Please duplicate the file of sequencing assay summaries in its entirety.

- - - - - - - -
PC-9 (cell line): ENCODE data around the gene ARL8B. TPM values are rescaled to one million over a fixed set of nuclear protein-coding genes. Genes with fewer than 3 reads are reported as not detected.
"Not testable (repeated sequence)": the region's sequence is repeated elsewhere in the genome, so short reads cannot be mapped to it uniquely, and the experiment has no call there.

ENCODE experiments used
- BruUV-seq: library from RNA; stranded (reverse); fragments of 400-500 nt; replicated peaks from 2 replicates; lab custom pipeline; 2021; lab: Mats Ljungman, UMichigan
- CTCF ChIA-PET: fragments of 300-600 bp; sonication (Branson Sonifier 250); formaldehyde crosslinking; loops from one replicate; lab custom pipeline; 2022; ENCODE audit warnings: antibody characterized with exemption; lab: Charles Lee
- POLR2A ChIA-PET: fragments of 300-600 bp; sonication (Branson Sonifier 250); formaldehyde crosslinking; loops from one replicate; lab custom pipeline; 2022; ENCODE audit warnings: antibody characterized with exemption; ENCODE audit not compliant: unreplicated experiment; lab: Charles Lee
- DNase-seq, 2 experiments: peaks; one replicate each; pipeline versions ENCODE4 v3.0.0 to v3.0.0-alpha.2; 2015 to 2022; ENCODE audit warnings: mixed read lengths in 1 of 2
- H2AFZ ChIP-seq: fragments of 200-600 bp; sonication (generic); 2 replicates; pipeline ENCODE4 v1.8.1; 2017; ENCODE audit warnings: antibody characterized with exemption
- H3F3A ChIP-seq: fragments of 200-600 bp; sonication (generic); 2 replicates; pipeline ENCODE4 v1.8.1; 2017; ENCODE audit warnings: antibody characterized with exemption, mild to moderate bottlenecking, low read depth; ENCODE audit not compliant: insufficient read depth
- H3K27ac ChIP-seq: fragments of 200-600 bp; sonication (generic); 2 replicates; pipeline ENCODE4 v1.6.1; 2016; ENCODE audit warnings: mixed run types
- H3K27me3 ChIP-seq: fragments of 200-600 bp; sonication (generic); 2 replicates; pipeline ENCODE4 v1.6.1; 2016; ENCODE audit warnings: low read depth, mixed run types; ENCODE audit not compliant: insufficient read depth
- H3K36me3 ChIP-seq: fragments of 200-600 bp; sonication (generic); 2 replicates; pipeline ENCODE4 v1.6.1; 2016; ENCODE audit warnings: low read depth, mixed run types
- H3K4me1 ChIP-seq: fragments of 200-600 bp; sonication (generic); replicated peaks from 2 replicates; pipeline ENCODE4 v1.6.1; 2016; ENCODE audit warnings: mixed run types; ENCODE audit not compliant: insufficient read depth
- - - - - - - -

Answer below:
PC-9 (cell line): ENCODE data around the gene ARL8B. TPM values are rescaled to one million over a fixed set of nuclear protein-coding genes. Genes with fewer than 3 reads are reported as not detected.
"Not testable (repeated sequence)": the region's sequence is repeated elsewhere in the genome, so short reads cannot be mapped to it uniquely, and the experiment has no call there.

ENCODE experiments used
- BruUV-seq: library from RNA; stranded (reverse); fragments of 400-500 nt; replicated peaks from 2 replicates; lab custom pipeline; 2021; lab: Mats Ljungman, UMichigan
- CTCF ChIA-PET: fragments of 300-600 bp; sonication (Branson Sonifier 250); formaldehyde crosslinking; loops from one replicate; lab custom pipeline; 2022; ENCODE audit warnings: antibody characterized with exemption; lab: Charles Lee
- POLR2A ChIA-PET: fragments of 300-600 bp; sonication (Branson Sonifier 250); formaldehyde crosslinking; loops from one replicate; lab custom pipeline; 2022; ENCODE audit warnings: antibody characterized with exemption; ENCODE audit not compliant: unreplicated experiment; lab: Charles Lee
- DNase-seq, 2 experiments: peaks; one replicate each; pipeline versions ENCODE4 v3.0.0 to v3.0.0-alpha.2; 2015 to 2022; ENCODE audit warnings: mixed read lengths in 1 of 2
- H2AFZ ChIP-seq: fragments of 200-600 bp; sonication (generic); 2 replicates; pipeline ENCODE4 v1.8.1; 2017; ENCODE audit warnings: antibody characterized with exemption
- H3F3A ChIP-seq: fragments of 200-600 bp; sonication (generic); 2 replicates; pipeline ENCODE4 v1.8.1; 2017; ENCODE audit warnings: antibody characterized with exemption, mild to moderate bottlenecking, low read depth; ENCODE audit not compliant: insufficient read depth
- H3K27ac ChIP-seq: fragments of 200-600 bp; sonication (generic); 2 replicates; pipeline ENCODE4 v1.6.1; 2016; ENCODE audit warnings: mixed run types
- H3K27me3 ChIP-seq: fragments of 200-600 bp; sonication (generic); 2 replicates; pipeline ENCODE4 v1.6.1; 2016; ENCODE audit warnings: low read depth, mixed run types; ENCODE audit not compliant: insufficient read depth
- H3K36me3 ChIP-seq: fragments of 200-600 bp; sonication (generic); 2 replicates; pipeline ENCODE4 v1.6.1; 2016; ENCODE audit warnings: low read depth, mixed run types
- H3K4me1 ChIP-seq: fragments of 200-600 bp; sonication (generic); replicated peaks from 2 replicates; pipeline ENCODE4 v1.6.1; 2016; ENCODE audit warnings: mixed run types; ENCODE audit not compliant: insufficient read depth